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Exclusive — Security cameras used by millions are vulnerable to hackers –update your devices now

EZVIZ C6CN security camera
(Image credit: EZVIZ)

Several models of home security cameras from the Chinese firm EZVIZ contain vulnerabilities that could be exploited by hackers to remotely control them and even download images from them.

A recent investigation by the security company Bitdefender found three remote and one local vulnerability in EZVIZ’s cameras. Fortunately, EZVIZ worked together with Bitdefender’s researchers to address these vulnerabilities and issue patches for them in a timely fashion.

However, if you own any of the security cameras listed below, you will need to update them in order to prevent falling victim to any attacks that leverage these vulnerabilities. Here are the model numbers of the affected devices along with their firmware from a vulnerability notice (opens in new tab) released by EZVIZ:

  • CS-CV248 - versions below V5.2.3 build 220725
  • CS-C6N-A0-1C2WFR - versions below V5.3.0 build 220428
  • CS-DB1C-A0-1E2W2FR  - versions below V5.3.0 build 220802
  • CS-C6N-B0-1G2WF  - versions below V5.3.0 build 220712
  • CS-C3W-A0-3H4WFRL  - versions below V5.3.5 build 220723

According to its listing on the Google Play Store, the EZVIZ app (opens in new tab) has been downloaded more than 10 million times, which means that the company has potentially millions of users who could be impacted by these vulnerabilities. Bitdefender also noted in its discussions with Tom’s Guide that other EZVIZ security cameras could also be affected since the company has a large product portfolio and its researchers were unable to test every security camera individually.

Remotely controlling cameras and downloading images

security cameras

(Image credit: Shutterstock)

Based on a new whitepaper (opens in new tab) (PDF) from Bitdefender, we know a bit more about each of the security flaws in question and how they could be exploited by an attacker to remotely take control of vulnerable EZVIZ cameras.

The security firm’s researchers uncovered several vulnerabilities in EZVIZ smart security cameras and their API endpoints that an attacker could leverage to carry out a variety of malicious actions including remote code execution and access to a camera’s video feed.

The first vulnerability (tracked as CVE-2022-2471) was found in the configMotionDetectArea API endpoint. As EZVIZ’s cameras are accessible from anywhere, user-device communication is relayed through servers in the cloud using a number of commands. Bitdefender’s researchers found that they could overload a camera’s local stack buffer to achieve remote code execution in its motion detection routine.

An Insecure Direct Object Reference vulnerability was also found in multiple API endpoints that could be exploited by an attacker to download images and issue commands to an EZVIZ security camera as if they were its owner. Likewise, after downloading images from an affected camera, Bitdefender’s researchers found that although the images were encrypted, they could recover the encryption key for these images using an API endpoint. The endpoint returned a camera’s password in plaintext which allowed the researchers to decrypt and access the images.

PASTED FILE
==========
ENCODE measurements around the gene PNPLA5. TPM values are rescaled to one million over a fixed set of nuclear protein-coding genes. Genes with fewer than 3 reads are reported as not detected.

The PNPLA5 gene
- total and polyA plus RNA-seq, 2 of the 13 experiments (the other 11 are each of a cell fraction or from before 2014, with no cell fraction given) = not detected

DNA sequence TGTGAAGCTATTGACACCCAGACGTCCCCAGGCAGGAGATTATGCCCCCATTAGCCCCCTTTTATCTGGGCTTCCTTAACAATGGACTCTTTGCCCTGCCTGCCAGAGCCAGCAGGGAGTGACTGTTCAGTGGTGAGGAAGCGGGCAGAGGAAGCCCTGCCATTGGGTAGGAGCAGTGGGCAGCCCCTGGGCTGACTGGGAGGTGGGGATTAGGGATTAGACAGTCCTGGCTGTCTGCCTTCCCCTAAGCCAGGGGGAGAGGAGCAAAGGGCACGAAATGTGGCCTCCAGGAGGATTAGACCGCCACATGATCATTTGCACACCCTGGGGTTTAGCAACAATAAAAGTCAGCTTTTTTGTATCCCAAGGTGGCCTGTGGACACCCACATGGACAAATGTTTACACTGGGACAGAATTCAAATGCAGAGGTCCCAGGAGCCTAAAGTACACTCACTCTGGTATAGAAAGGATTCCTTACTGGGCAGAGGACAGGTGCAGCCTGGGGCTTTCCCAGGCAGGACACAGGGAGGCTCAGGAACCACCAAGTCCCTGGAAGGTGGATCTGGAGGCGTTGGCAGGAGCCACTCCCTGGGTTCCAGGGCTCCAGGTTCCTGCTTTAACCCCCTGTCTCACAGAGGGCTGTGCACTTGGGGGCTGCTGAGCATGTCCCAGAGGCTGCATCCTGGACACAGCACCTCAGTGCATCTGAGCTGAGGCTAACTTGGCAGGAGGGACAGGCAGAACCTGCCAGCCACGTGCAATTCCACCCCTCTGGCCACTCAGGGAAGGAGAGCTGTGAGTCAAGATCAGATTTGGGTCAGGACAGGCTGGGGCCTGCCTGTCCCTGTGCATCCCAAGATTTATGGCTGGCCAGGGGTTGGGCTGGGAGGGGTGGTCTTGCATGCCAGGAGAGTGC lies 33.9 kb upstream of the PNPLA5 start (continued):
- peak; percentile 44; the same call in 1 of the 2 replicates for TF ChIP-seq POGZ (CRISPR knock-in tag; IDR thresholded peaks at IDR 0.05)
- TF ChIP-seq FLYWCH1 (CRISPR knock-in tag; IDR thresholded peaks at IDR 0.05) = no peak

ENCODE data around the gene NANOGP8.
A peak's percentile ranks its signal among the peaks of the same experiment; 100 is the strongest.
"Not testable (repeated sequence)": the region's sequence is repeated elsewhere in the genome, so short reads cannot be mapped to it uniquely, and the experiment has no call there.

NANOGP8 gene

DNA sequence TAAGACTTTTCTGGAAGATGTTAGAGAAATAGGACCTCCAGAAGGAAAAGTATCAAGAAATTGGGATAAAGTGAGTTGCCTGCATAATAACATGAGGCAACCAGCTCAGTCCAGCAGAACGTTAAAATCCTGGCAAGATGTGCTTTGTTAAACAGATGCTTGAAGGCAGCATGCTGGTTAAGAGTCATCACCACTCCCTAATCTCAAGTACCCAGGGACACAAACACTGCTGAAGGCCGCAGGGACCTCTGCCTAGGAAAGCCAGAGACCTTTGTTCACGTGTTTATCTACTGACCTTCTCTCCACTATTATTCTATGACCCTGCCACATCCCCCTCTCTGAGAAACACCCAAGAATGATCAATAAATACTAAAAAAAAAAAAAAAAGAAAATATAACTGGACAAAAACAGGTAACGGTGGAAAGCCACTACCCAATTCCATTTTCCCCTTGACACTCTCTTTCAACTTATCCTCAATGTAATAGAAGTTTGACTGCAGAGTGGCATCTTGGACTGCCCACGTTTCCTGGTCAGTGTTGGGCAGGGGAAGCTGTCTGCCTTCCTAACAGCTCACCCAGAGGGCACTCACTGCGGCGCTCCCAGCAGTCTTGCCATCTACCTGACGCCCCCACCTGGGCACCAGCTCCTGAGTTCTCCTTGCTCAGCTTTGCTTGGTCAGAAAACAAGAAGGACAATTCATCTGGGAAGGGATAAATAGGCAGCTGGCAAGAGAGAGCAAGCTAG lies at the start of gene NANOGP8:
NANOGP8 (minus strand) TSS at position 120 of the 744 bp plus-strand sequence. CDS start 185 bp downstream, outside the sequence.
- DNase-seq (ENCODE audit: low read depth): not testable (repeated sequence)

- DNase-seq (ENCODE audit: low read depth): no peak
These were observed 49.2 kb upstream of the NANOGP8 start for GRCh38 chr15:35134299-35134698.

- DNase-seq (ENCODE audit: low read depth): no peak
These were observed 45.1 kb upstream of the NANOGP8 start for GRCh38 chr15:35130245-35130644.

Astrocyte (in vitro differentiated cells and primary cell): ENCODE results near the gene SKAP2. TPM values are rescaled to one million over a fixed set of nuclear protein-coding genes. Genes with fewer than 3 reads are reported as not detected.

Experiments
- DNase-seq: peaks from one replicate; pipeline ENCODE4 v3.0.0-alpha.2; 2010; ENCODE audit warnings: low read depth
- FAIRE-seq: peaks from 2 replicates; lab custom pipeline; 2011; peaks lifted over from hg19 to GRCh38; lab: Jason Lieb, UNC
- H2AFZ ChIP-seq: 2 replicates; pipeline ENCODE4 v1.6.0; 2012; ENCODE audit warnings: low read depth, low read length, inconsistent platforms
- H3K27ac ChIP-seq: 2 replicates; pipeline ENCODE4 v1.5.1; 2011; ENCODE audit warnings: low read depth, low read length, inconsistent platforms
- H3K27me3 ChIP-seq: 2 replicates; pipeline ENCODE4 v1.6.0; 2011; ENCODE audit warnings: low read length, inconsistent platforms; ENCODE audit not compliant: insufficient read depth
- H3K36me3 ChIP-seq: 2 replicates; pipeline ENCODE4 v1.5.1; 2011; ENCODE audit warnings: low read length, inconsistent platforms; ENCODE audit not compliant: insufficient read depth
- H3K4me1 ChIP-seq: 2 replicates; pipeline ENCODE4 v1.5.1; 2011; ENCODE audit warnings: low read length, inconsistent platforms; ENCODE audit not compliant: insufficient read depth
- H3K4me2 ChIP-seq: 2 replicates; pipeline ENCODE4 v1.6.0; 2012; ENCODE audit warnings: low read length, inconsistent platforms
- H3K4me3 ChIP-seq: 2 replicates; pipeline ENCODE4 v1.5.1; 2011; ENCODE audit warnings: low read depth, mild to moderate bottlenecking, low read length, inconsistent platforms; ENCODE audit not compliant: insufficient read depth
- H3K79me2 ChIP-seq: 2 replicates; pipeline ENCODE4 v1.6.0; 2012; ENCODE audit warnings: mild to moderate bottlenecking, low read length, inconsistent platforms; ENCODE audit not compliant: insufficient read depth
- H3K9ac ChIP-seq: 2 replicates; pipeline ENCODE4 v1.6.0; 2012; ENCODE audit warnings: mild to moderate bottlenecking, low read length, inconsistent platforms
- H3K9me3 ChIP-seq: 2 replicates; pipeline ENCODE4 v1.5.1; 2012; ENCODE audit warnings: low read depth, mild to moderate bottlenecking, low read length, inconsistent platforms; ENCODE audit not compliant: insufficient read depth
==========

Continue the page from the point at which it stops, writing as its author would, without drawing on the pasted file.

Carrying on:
The final security flaw discovered by Bitdefender (tracked as CVE-2022-2472) was an improper initialization vulnerability that could be used by an attacker to recover the admin password of a device and completely take it over.

How to protect your EZVIZ cameras from hackers?

After discovering these issues in EZVIZ’s cameras, Bitdefender contacted the firm back in April of this year. EZVIZ promptly responded and then conducted an internal assessment before asking for additional time to fix and patch the vulnerabilities in question.

In a statement to Tom's Guide, an EZVIZ spokesperson provided further insight on how the company worked with Bitdefender to fix these vulnerabilities, saying:

"Over the past months, we have been working transparently and responsively with Bitdefender to patch and verify the successful remediation of the reported vulnerabilities following the standard Coordinated Disclosure Progress. As a company with “safety” in our DNA, EZVIZ is committed to continuing to work with third-party ethical hackers and security researchers to find, patch, disclose and release updates to products in a manner that best protects our users and their homes."

At the time of writing, all of these vulnerabilities have been addressed in the latest firmware which EZVIZ users can download via the EZVIZ app. However, the company’s customers also should have received a push notification with the updated firmware. If you haven’t updated your EZVIZ security cameras yet, you should do so immediately as hackers may still try and craft exploits that leverage these now patched security flaws.

Outdoor security cameras can be a great deterrent that can help keep you and your family safe. However, if accessed by hackers, they could end up doing more harm than good while compromising both your security and your privacy.

Anthony Spadafora
Senior Editor Security and Networking

Anthony Spadafora is the security and networking editor at Tom’s Guide where he covers everything from data breaches and ransomware gangs to password managers and the best way to cover your whole home or business with Wi-Fi. Before joining the team, he wrote for ITProPortal while living in Korea and later for TechRadar Pro after moving back to the US. Based in Houston, Texas, when he’s not writing Anthony can be found tinkering with PCs and game consoles, managing cables and upgrading his smart home.